Issues that are considered during selection of a neuropsychological test depend on reliability, sensitivity, validity and specificity. Reliability is concerned with reproducibility of the test or set of tests. This means that the results obtained should be consistent. It also means that the results obtained by one examiner should remain stable even when a different administrator performs a similar test, the performance of the test on the same patient by the same administrator but on different occasions and administration of the same test by the same examiner in many occasions.
Validity defines how well the measures of the test produce the required results. The report of the examiner should be similar with what the test does. Validity involves construct validity which refers to whether the test measures what it is supposed to, concurrent validity, whether mew tests give similar results as the existing tests, face validity refers to the ability of the test to appear to measure what it is supposed to, localization validity is the ability of the test to localize focal lesions with accuracy while ecologic validity is the ability of the test to predict real life. Sensitivity refers to the ability of the test to detect even the slightest abnormalities in the functioning of the central nervous system. The sensitivity of a test determines whether the test is able to detect a disorder in a patient. Specificity is involved in differentiating patients with abnormalities from those with no abnormality or with a certain degree of abnormality. This is shown by the score on a test which can either be true positive which allows dysfunctions to be detected through high sensitivity, true negative that has high specificity which allows differentiation of negative from others, false positive which shows sensitivity to dysfunction but lacks the specificity to a particular dysfunction or false negative which shows lack of sensitivity without considering test specificity (Benton, 1992).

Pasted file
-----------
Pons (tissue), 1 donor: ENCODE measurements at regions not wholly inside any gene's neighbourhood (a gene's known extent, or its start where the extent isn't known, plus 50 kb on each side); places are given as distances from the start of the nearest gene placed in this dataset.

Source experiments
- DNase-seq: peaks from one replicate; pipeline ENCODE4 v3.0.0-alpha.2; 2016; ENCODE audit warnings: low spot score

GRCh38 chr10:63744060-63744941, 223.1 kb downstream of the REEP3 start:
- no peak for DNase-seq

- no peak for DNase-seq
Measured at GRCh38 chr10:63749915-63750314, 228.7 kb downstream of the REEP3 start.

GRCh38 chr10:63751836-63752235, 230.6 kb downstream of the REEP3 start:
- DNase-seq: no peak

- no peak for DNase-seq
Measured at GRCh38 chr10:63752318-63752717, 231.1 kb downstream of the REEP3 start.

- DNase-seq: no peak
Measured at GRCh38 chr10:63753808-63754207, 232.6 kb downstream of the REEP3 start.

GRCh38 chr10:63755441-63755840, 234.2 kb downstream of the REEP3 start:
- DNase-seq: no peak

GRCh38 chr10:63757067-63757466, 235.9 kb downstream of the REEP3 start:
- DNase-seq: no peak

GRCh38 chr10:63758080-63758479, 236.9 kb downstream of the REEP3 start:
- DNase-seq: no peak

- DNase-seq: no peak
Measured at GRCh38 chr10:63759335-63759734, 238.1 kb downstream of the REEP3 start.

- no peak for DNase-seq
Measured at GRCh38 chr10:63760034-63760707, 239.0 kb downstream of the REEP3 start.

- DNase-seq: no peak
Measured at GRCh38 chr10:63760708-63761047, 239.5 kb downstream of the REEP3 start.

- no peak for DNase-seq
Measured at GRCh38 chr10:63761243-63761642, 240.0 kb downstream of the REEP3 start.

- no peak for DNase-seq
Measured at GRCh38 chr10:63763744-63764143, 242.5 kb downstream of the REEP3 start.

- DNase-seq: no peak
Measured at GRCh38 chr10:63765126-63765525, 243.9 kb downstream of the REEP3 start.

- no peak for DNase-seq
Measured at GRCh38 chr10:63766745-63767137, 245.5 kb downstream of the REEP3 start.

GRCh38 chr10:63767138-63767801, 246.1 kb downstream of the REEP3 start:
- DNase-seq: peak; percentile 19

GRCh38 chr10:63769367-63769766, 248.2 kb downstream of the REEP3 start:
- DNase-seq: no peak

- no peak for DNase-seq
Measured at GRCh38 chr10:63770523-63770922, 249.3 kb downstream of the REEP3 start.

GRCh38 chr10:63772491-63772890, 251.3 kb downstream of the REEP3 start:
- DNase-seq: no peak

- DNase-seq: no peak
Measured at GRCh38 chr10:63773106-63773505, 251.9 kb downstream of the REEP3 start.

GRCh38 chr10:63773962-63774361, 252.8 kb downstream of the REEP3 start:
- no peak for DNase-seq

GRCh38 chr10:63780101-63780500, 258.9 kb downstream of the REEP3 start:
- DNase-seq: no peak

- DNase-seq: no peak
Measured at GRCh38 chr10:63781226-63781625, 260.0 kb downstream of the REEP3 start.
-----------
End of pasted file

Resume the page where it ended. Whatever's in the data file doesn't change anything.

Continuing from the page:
The common neuropsychological tests for intellectual functioning are Wechsler Scales, Wechsler Adult Intelligence Scale-Revised (WAIS-R), Wechsler Adult Intelligence Scale-III(WAIS-III), Wechsler Intelligence Scale for Children-IV (WISC-IV) and Stanford-Binet Intelligence Scale-IV. Academic achievement can be tested using Wechsler Individual Achievement Test (WIAT) and Woodcock-John Achievement Test. Boston Naming Test, Multilingual Aphasia Examination, Boston Diagnostic Aphasia Examination and Token test are used for language processing. Visual-spatial processing can be evaluated using Rey-Osterrieth Complex Figure-Copy condition, WAIS Block Design Subtest, Judgment of Line Orientation and Hooper Visual Organization Test. For assessing attention the following tests can be used, Trail Making Tests, Cancellation Tasks, Paced Auditory Serial Addition Test (PASAT) and Digital Span Forward and Reversed. Motor speed and strength is tested using Index finger Tapping, Grooved Pegboard Task, Hand Grip Strength and Thurstone Uni- and Bimanual Coordination Test (Malik, Turner, Sadler, 2009).